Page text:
Coffey v. Bureau of Land Management

UNITED STATES DISTRICT COURT FOR THE DISTRICT OF COLUMBIA DEBBIE COFFEY, Plaintiff, v. Civil Action No. 16-508 (JEB) BUREAU OF LAND MANAGEMENT, Defendant. MEMORANDUM OPINION Although the parties to this Freedom of Information Act litigation may have declared an armistice concerning the release of documents and the refunding of search fees, no final peace treaty has been signed. Indeed, the new battleground is attorney fees. While the Government does not contest Plaintiff Debbie Coffey’s eligibility or entitlement to such fees − or the hourly rate sought − it believes that the number of hours listed is both insufficiently detailed and excessive. As the Court concurs in part, it will grant Plaintiff’s Motion for Attorney Fees, but reduce the amount sought from $125,541 to $69,019. I. Background Since the prior Opinion details the full background of this suit, see Coffey v. Bureau of Land Mgmt., 249 F. Supp. 3d 488, 491-94 (D.D.C. 2017), the Court will recount here only the facts relevant to the pending Motion. Plaintiff filed her Complaint in March 2016, alleging that the Bureau of Land Management had not adequately responded to her FOIA requests for information related to its Wild Horse and Burro Program. See ECF No. 1. In subsequently ruling on the parties’ cross-motions for summary judgment, the Court determined in April 2017 that BLM had not conducted a sufficient search for documents. Coffey, 249 F. Supp. 3d at 499- 1 500. The Court later issued a Minute Order on May 5 of that year requiring Defendant to “conduct a new search and release any non-exempt responsive records on or before June 28, 2017,” which deadline was subsequently extended to July 26, 2017. See Minute Order of June 29, 2017. Five months later, after Coffey had reviewed the records ultimately released, the parties submitted a Joint Status Report indicating that “all substantive issues of this FOIA action have been fully resolved.” ECF No. 28 at 1. That left only the question of fees. Plaintiff seeks a total of $125,541, which includes fees for the underlying litigation, as well as “fees on fees” for the briefing of her fee petition. II. Legal Standard This Court has previously explained the legal standard at play in FOIA fee litigation: FOIA provides that courts “may assess against the United States reasonable attorney fees and other litigation costs reasonably incurred in any case . . . in which the complainant has substantially prevailed.” 5 U.S.C. § 552(a)(4)(E)(i); see Brayton v. Office of the U.S. Trade Rep., 641 F.3d 521, 524 (D.C. Cir. 2011). “This language naturally divides the attorney-fee inquiry into two prongs, which our case law has long described as fee ‘eligibility’ and fee ‘entitlement.’” Brayton, 641 F.3d at 524 (citing Judicial Watch, Inc. v. Dep’t of Commerce, 470 F.3d 363, 368-69 (D.C. Cir. 2006)). The Court, therefore, first decides whether [Plaintiff] AIC has “substantially prevailed” and is therefore “eligible” to receive fees. See id.; Judicial Watch, 470 F.3d at 368; Negley v. FBI, 818 F. Supp. 2d 69, 73 ...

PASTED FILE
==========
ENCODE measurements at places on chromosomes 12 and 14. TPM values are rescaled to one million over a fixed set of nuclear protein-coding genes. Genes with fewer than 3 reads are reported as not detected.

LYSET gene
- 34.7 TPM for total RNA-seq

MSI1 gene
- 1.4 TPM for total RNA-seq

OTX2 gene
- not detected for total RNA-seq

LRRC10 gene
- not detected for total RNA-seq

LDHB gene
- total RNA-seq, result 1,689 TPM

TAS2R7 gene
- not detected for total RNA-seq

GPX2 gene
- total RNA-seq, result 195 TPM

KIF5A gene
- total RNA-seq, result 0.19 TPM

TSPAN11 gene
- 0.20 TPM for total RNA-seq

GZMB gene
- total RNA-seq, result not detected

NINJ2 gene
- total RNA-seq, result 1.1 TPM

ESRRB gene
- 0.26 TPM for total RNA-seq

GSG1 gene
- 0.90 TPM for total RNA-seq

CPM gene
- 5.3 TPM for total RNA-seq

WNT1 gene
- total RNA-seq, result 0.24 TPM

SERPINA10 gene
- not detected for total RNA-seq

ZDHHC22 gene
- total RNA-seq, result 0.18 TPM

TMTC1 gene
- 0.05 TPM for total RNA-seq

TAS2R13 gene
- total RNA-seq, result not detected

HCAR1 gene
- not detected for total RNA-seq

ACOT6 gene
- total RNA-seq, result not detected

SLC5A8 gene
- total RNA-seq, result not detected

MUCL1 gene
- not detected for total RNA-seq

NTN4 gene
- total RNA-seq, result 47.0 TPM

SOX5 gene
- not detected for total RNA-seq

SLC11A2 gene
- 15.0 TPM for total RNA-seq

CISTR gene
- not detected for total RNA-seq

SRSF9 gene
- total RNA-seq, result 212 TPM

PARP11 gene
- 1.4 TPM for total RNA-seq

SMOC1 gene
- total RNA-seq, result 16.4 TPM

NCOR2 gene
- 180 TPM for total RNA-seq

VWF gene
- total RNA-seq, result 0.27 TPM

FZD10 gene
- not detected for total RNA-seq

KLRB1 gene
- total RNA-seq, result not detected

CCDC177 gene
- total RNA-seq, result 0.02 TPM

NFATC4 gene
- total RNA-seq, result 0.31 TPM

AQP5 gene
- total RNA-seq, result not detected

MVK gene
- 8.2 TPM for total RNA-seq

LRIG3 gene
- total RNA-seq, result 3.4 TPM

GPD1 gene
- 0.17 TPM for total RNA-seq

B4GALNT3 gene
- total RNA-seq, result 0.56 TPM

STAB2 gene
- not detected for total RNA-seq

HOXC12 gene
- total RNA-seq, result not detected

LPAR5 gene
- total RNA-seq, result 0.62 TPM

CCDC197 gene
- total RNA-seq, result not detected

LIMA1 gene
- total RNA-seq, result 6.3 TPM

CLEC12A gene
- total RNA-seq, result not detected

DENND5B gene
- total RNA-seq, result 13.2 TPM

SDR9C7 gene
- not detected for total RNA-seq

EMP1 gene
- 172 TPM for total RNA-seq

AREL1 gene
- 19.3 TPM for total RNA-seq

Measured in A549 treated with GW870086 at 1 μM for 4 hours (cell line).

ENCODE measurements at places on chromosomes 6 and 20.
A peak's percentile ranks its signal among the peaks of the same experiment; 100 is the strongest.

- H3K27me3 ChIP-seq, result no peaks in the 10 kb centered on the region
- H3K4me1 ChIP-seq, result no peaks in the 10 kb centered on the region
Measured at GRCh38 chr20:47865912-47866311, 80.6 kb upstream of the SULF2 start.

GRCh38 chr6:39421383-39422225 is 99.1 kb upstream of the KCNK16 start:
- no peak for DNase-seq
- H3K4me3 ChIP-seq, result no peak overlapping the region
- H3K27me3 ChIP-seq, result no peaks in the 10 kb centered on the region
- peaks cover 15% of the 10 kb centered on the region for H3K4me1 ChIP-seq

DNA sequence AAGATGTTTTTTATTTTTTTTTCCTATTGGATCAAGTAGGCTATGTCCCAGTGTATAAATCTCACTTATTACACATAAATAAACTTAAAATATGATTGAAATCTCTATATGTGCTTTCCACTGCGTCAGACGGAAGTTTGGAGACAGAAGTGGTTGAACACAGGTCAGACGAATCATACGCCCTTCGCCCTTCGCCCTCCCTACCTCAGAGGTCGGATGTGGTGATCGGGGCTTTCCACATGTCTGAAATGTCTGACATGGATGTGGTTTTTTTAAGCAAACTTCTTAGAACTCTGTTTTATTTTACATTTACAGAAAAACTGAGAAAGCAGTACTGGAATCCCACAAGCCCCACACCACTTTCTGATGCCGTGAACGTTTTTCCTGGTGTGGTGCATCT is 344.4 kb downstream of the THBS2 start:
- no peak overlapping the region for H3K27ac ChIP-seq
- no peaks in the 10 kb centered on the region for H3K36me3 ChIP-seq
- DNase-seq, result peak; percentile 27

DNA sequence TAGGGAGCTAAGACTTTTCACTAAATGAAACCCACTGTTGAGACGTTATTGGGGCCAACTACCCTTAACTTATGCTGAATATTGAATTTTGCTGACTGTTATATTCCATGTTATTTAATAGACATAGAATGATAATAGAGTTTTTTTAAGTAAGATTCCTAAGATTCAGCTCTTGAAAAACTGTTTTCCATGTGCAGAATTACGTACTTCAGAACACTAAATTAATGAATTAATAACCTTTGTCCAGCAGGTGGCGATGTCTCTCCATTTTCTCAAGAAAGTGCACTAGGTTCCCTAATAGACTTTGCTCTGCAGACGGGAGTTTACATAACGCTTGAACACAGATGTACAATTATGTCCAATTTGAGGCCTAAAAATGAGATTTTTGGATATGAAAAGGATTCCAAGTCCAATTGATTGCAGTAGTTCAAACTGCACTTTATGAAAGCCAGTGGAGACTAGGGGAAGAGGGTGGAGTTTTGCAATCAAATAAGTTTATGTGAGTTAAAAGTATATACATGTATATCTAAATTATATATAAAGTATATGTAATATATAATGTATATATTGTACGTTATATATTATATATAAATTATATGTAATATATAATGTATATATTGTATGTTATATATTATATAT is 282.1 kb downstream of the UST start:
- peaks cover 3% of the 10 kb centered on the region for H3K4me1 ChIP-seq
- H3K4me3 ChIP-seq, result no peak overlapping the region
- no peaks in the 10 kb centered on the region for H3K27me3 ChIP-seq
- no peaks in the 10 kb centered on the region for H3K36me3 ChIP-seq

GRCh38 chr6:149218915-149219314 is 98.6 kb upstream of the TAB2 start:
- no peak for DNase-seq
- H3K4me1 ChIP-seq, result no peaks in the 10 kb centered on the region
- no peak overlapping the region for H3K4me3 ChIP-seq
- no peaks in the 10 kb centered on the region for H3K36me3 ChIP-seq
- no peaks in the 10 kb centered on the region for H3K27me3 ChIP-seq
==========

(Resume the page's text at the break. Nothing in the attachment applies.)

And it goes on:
Original document
Source: All recent Immigration Decisions In All the U.S. Courts of Appeals